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New Dimensions in Cannabinoid Receptor 2 Therapeutic Development: Exploring Spatial and Temporal Signalling Bias


School of Medical Sciences

Applications accepted all year round Competition Funded PhD Project (Students Worldwide)

About the Project

Compounds derived from Cannabis sativa, termed “cannabinoids”, primarily exert their effects via two G protein-coupled receptors (GPCRs), Cannabinoid Receptors 1 and 2 (CB1 and CB2). Both receptors are under intense scrutiny as potential therapeutic targets.

CB2 is expressed primarily in the immune system and CB2-targeted drugs are promising therapeutic leads in a wide range of disorders involving immune system dysregulation, including multiple sclerosis, autoimmune disorders, atherosclerosis, stroke and inflammatory bowel disease.

We are particularly interested in studying functional selectivity, wherein a single GPCR has the potential to mediate the activation or inactivation of diverse signalling pathways and each molecule that interacts with the receptor has the potential to induce a unique ‘fingerprint’ of signalling events within the cell. An emerging concept in functional selectivity is that of spatio-temporal modulation, and this project will characterise ligand function in this context by utilising cutting-edge spatially restricted signalling pathway biosensors.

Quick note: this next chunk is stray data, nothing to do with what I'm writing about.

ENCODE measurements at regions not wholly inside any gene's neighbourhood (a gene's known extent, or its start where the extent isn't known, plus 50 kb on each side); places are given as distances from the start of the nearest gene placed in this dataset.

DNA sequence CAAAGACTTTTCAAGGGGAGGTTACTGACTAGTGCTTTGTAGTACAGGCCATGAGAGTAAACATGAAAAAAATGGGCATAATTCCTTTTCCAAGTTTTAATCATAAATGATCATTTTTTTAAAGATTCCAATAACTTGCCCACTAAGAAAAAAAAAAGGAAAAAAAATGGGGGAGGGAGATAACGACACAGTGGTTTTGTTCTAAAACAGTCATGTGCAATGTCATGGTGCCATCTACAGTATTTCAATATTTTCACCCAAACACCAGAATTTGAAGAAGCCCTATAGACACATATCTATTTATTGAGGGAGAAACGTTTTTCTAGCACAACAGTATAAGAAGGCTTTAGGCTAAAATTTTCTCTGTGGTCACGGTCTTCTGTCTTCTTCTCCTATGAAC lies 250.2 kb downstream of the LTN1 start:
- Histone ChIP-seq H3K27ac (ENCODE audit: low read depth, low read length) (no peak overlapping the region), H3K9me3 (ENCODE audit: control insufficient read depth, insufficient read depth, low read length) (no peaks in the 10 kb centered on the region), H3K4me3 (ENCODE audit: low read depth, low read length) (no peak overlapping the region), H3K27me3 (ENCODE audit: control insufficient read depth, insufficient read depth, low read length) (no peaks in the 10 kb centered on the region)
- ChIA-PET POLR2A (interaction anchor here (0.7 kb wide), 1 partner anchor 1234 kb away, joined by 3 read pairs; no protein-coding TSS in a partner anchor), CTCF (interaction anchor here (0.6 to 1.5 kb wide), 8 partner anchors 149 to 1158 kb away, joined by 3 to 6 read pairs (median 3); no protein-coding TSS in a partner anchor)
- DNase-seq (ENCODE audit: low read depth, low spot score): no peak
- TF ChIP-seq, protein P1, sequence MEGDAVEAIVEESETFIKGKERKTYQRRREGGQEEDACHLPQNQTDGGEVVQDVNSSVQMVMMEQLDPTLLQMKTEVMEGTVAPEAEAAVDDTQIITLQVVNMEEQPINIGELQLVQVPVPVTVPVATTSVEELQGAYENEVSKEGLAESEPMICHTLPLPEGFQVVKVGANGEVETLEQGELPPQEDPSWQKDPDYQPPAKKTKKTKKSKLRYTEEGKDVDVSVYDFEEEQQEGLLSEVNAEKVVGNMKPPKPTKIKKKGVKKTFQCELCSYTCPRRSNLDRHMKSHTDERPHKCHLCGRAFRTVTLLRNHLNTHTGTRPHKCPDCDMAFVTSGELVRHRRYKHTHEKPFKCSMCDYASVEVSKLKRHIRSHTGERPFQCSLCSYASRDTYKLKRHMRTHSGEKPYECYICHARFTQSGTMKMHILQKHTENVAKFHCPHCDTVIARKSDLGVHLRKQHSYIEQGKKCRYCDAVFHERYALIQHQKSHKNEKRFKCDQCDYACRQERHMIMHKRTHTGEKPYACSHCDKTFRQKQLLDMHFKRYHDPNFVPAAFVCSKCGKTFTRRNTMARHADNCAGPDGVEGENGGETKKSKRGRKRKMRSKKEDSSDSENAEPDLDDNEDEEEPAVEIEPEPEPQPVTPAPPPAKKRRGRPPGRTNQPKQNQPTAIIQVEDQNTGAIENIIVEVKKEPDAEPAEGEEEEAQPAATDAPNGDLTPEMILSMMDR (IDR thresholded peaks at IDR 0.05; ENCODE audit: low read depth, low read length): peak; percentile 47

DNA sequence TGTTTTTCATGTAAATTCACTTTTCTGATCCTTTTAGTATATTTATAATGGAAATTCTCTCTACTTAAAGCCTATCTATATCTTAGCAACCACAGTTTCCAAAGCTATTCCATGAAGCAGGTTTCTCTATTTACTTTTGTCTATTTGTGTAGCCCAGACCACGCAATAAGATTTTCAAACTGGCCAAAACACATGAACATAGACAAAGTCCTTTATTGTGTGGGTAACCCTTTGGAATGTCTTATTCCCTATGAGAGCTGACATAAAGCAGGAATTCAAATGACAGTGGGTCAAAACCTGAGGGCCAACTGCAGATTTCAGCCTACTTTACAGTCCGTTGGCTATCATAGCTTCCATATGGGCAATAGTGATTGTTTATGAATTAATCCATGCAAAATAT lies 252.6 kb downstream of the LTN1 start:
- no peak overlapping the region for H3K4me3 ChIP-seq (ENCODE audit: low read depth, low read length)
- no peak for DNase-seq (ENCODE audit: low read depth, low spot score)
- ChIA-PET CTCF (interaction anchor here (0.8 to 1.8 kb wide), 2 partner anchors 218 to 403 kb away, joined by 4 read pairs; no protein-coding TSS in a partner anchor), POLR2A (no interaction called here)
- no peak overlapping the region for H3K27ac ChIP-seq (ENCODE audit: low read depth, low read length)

This project will investigate these aspects of CB2 signalling and function from a variety of aspects, including investigating the influences of spatial and temporal signalling bias on CB2 function in human primary immune cells. As well, we collaborate with medicinal chemists who generate new cannabinoid compounds with potential for generating signalling and/or spatial bias which will be investigated and have potential to be developed into novel therapeutic leads.

Skills Taught (background / working knowledge on application advantageous)
• Mammalian cell culture and transfection
• GPCR signalling assays, e.g. cAMP, pERK, intracellular calcium, beta-arrestin, intracellular trafficking
• Biosensor assays utilising resonance energy transfer (RET) technologies
• Immune cell functional assays
• Molecular biology / cloning

Funding Notes

COVID-19: Due to border restrictions limiting international student entry into New Zealand, this opportunity would best suit candidates who are interested in commencing a PhD project no earlier than mid-2021. Border restrictions do not restrict start dates for candidates who are already in NZ, or who are NZ citizens or permanent residents.

An outstanding GPA/E from the suitable qualifying degree is a minimum requirement for consideration.
A background in GPCR Molecular Pharmacology and/or Immunology is strongly preferred.

Competitive scholarship funding is available. More information: View Website

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